The 2010s began with a Cornell team that finished with nine losses en route to a conference tournament title and ends with another strong Big Red team leading the ECAC.
That’s where the bookending similarities end for a decade featuring several teams on top, streaks snapped, Hobey Baker winners and a stretch in Atlantic City.
Clarkson, in second-place under Casey Jones and coming off two consecutive NCAA tournament appearances in addition to being the reigning Whitelaw Cup holders, finished in the ECAC cellar in 2010. North Country rival St. Lawrence saw success with Gregs between Carey and Carvel.
There were heated Mayor’s Cups between RPI and Union along with a national title game made up of Yale and Quinnipiac. Colgate opened a new arena, Brown went the entire decade led by Brendan Whittet, and Dartmouth became “America’s team.”
In a decade where plenty of firsts and highs were met, here’s what stands out for the ECAC during the 2010s.
Five ECAC Moments That Stand Out This Decade
1. Union’s 2014 title run
Of the national title runs this decade, Union’s 2014 championship in Philadelphia was one of the most dominant. The Dutchmen ended the season on a 16-0-1 streak from February onward, defeating a Boston College team featuring Johnny Gaudreau’s dominant line and a Minnesota squad that spent much of the season as the No. 1 overall seed. Union’s victory – the second consecutive ECAC national championship – put the rest of college hockey on notice.
2. Staying intact
While change and realignment was a major story in college hockey throughout the decade, that was not the case for the ECAC. No other conference kept its membership intact or added teams. The ECAC had 12 teams in 2010 will enter 2020 with the same group of 12.
3. The rise of the Bobcats
The 2019 Stanley Cup playoffs featured a reminder of how far Quinnipiac’s team has come this decade. Both Devon Toews and Connor Clifton scored playoff goals, becoming the first and second Bobcats to do so. Yet it didn’t seem out of place. Quinnipiac’s run during the 2010s saw Rand Pecknold’s teams, who had made the NCAA Tournament once prior, reach a pair of national championship games, five NCAA tournaments, four ECAC regular season titles and a number of NHLers as Hamden, Conn., became a destination.
4. Yale and Harvard’s renaissance
The 2010s can be split between the revival of a pair of rivals in Yale and Harvard. Yale owned the early portion of the decade with five NCAA tournament appearances, outstanding play by Alex Lyon and Pittsburgh native Jesse Root, and of course the 2013 national title. Harvard’s four NCAA tournament appearances all came from 2015 onward with the help of 2016 Hobey Baker winner and two-time ECAC Player of the Year Jimmy Vesey, 2018 ECAC Player of the Year Ryan Donato and Adam Fox, among others.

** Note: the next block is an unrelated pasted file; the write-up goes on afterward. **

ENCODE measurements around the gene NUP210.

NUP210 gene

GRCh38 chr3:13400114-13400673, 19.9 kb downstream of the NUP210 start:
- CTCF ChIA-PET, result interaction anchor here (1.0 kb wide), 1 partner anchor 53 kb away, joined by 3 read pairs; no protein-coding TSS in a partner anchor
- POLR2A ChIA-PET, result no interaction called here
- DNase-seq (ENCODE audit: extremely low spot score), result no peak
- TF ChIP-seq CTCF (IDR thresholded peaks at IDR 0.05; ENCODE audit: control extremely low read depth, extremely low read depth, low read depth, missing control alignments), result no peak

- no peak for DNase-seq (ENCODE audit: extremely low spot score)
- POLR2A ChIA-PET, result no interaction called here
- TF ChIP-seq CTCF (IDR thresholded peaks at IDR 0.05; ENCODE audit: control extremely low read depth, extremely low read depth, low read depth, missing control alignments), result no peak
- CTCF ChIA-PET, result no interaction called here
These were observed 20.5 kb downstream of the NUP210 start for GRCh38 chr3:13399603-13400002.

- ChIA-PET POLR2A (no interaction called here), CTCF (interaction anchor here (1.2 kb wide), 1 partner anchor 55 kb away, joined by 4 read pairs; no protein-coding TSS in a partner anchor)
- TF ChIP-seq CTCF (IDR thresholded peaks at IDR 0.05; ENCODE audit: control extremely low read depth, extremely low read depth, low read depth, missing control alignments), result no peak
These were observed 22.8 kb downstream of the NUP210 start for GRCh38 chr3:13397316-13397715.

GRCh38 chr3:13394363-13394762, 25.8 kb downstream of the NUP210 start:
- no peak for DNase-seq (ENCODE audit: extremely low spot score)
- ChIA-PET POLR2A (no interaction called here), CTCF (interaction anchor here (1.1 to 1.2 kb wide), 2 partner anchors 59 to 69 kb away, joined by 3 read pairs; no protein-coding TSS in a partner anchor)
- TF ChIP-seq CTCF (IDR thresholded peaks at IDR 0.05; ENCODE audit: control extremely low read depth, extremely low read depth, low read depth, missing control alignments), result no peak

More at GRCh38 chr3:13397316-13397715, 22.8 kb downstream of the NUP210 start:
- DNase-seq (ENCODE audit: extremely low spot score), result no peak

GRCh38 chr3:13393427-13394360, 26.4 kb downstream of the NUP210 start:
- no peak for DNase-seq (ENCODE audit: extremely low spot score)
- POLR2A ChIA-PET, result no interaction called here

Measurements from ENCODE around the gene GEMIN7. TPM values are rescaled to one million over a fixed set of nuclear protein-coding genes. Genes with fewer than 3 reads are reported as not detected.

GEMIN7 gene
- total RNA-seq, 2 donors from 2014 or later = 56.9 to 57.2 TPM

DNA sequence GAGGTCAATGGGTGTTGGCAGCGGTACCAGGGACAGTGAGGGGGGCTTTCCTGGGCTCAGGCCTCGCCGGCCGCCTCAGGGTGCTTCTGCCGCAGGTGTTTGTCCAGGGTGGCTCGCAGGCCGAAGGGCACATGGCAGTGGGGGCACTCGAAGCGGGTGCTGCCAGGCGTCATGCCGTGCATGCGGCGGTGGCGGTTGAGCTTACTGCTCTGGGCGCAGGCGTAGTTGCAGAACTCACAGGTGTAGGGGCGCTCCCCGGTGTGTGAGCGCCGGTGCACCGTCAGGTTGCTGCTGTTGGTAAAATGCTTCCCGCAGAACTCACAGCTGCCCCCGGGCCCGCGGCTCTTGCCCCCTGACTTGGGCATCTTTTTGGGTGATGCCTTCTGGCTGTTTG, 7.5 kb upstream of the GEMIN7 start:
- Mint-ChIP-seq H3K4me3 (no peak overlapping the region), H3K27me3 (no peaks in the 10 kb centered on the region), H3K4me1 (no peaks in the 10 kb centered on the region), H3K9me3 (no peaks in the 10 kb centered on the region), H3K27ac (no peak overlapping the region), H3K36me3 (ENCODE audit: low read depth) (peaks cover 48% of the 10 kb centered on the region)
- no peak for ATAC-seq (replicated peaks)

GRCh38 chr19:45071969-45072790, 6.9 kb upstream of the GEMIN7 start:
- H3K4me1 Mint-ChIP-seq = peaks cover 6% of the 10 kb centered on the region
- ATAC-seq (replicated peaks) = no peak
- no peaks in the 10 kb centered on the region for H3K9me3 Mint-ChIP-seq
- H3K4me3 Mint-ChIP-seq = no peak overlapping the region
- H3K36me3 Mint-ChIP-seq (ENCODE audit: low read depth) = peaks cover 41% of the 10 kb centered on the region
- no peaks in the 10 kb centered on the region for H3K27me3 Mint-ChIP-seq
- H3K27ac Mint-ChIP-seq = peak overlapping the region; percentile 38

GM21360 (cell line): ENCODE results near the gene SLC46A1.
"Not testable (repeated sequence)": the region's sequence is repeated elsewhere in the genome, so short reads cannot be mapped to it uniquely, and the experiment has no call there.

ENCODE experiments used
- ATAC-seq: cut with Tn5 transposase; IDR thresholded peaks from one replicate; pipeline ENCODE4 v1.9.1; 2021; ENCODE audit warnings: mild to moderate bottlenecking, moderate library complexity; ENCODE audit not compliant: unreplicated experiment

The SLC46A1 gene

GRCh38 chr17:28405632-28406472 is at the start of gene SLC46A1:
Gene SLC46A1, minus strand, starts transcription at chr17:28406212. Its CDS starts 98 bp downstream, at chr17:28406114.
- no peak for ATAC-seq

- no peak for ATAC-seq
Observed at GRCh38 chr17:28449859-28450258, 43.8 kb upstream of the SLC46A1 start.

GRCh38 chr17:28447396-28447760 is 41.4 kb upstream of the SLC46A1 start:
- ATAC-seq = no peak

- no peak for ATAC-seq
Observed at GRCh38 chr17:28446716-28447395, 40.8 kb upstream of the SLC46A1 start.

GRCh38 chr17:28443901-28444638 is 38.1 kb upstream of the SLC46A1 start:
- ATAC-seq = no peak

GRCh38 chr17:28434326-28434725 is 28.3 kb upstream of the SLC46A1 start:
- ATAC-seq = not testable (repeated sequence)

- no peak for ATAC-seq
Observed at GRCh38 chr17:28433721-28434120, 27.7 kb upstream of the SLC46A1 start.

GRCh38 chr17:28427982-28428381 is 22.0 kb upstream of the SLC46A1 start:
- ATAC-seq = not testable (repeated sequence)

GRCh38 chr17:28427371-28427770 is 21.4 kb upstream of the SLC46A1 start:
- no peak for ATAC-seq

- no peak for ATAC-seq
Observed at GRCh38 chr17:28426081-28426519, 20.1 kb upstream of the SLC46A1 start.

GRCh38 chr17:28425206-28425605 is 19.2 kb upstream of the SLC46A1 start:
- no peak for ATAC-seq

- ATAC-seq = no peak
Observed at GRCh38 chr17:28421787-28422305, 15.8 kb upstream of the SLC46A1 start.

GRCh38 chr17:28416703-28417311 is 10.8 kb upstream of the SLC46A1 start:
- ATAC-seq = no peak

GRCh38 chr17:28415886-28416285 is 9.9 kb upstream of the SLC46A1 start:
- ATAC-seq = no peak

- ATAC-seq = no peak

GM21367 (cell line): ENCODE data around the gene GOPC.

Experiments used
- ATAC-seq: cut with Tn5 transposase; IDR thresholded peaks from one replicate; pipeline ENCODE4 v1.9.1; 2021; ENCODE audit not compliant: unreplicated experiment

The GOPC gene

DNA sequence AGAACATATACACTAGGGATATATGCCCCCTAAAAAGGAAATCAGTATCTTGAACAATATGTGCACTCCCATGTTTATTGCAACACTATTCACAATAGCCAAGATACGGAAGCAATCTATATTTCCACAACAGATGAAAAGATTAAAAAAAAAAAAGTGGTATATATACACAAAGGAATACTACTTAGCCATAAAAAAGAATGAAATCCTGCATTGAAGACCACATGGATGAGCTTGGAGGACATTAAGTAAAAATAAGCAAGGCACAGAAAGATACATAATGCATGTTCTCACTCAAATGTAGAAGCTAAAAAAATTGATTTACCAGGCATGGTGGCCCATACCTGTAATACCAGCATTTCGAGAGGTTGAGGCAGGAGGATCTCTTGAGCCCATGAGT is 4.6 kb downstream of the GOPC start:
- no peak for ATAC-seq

5. Princeton’s 2018 conference tournament championship
In theory, conference tournaments offer an opportunity for any school to make the postseason. In reality, it rarely happens that way, which makes Princeton’s run in 2018 that much more impressive. The Tigers, featuring three players who went on to sign NHL contracts, were below .500 in February. Getting hot at the right time, Princeton won six straight ECAC tournament games as the seventh seed, taking down both Cornell and Clarkson in order to earn an NCAA tournament berth.
Team of the Decade: 2012-13 Yale
On paper, there have been better ECAC regular-season teams this decade. There have been better Yale teams, as the Bulldogs in 2011 entered the NCAA tournament as the top overall seed.
None were as influential as the Yale team two seasons later, who after losing both the ECAC conference tournament semifinals and third-place game, snuck into the NCAA tournament as the final at-large bid. Four wins later – including a national championship game win over nearby rival Quinnipiac – and the Bulldogs’ accomplishment of being the first ECAC national champion since Harvard in 1989 is marked by a giant banner inside Ingalls Arena.
To discuss this decade without discussing the run of parity with final at-large bids winning national championships would be an oversight. Yale being the first team to accomplish the feat, kicking off (with Quinnipiac) a run of five ECAC teams in five Frozen Fours and being so influential makes the 2012-13 Bulldogs the ECAC team of the decade.
Honorable Mention: 2013-14 Union, 2017-18 Cornell, 2012-13 Quinnipiac, 2016-17 Harvard, 2017-18 Clarkson, 2010-11 Yale
Player of the Decade: Shayne Gostisbehere, Union (2011-14)
Union’s run of success started with Nate Leaman, continued under Rick Bennett and can be seen through the career of Shayne Gostisbehere. The Dutchman defender spent three seasons in Schenectady, where he put up 20-plus points each season. During his time, Union went to a pair of Frozen Fours, won two ECAC regular-season titles, three conference tournaments and ended with the 2014 national championship in a game where Union scored seven goals and Gostisbehere went plus-7.
The Dutchmen were more than the sum of one player this decade, whether it’s Daniel Carr, Troy Grosenick or Mike Vecchione, but when the book on Union’s 2010s success gets written, it’s Gostisbehere at the top of the list. The same can be said for the ECAC.
Honorable Mention: Jimmy Vesey (Harvard), Alex Lyon (Yale), Ryan Donato (Harvard), Vecchione (Union), Eric Hartzell (Quinnipiac), Austin Smith (Colgate)